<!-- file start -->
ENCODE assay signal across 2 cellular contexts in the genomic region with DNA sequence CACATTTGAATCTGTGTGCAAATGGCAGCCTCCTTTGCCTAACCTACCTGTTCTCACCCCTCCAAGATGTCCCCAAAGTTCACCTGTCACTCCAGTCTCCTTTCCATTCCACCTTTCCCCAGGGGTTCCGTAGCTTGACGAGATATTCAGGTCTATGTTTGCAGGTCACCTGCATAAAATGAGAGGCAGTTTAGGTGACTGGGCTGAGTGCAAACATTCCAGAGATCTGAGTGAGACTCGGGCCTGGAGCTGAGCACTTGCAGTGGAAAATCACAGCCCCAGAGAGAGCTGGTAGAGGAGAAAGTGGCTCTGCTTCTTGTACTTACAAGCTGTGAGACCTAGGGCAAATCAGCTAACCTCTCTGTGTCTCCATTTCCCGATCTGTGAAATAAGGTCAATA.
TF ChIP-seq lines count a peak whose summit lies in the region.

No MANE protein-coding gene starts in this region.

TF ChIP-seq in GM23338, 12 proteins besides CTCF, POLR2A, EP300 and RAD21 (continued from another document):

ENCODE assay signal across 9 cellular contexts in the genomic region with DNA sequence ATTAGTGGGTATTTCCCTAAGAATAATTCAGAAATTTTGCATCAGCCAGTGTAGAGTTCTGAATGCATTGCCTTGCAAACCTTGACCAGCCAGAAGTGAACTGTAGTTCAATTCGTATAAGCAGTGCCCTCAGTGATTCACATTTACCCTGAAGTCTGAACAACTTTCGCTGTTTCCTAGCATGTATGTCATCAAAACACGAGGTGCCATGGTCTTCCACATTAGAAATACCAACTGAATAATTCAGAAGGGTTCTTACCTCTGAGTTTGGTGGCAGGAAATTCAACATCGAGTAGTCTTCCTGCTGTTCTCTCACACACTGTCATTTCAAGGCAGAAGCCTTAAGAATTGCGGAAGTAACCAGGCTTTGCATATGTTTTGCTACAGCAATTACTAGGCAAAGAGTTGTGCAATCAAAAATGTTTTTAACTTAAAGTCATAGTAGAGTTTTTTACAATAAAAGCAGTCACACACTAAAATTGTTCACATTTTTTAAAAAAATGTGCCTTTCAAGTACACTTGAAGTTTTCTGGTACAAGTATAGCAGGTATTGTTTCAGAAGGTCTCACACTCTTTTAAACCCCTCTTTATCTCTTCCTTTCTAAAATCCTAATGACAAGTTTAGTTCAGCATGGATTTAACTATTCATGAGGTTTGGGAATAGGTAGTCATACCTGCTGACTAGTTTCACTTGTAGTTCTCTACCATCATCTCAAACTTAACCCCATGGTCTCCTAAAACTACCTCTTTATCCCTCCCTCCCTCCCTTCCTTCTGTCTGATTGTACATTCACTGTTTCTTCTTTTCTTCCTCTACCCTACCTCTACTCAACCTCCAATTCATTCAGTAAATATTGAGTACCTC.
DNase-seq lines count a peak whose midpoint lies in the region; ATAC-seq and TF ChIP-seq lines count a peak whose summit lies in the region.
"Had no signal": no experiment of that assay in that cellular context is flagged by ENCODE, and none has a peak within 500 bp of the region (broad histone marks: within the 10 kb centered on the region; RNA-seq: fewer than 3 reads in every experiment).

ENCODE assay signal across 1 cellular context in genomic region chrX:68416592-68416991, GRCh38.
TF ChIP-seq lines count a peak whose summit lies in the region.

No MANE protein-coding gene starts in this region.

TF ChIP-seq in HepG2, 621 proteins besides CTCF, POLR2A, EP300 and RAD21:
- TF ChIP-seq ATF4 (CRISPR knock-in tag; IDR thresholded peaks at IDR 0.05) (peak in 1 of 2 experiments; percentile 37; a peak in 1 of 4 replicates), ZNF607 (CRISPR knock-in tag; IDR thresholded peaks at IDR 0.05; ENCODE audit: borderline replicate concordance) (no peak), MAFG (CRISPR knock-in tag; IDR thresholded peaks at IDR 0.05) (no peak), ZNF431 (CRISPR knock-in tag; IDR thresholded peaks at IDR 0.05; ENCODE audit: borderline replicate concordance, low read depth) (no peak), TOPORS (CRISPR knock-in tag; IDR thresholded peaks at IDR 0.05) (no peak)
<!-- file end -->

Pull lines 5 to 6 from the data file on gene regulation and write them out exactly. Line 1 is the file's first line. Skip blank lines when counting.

ENCODE assay signal across 9 cellular contexts in the genomic region with DNA sequence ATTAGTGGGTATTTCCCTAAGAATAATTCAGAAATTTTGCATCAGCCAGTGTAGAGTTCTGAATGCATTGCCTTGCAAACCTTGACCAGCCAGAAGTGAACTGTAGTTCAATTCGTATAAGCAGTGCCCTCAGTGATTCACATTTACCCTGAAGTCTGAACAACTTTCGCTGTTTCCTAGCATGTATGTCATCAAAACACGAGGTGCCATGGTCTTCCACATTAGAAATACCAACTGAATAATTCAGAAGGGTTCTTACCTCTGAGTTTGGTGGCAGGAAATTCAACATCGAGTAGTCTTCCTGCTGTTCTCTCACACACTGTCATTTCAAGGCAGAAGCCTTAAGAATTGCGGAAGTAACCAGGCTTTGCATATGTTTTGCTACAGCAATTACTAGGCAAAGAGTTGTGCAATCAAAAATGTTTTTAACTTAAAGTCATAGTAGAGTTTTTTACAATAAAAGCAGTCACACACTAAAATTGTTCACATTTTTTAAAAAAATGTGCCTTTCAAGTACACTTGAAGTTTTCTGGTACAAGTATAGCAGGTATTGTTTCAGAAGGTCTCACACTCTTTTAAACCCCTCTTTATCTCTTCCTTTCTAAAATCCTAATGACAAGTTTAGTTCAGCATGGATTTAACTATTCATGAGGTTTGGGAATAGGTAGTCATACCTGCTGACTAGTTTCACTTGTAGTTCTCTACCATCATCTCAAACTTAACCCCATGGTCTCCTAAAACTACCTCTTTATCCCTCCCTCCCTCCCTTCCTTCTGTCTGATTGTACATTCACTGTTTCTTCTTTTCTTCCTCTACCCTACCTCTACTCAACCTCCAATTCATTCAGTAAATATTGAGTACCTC.
DNase-seq lines count a peak whose midpoint lies in the region; ATAC-seq and TF ChIP-seq lines count a peak whose summit lies in the region.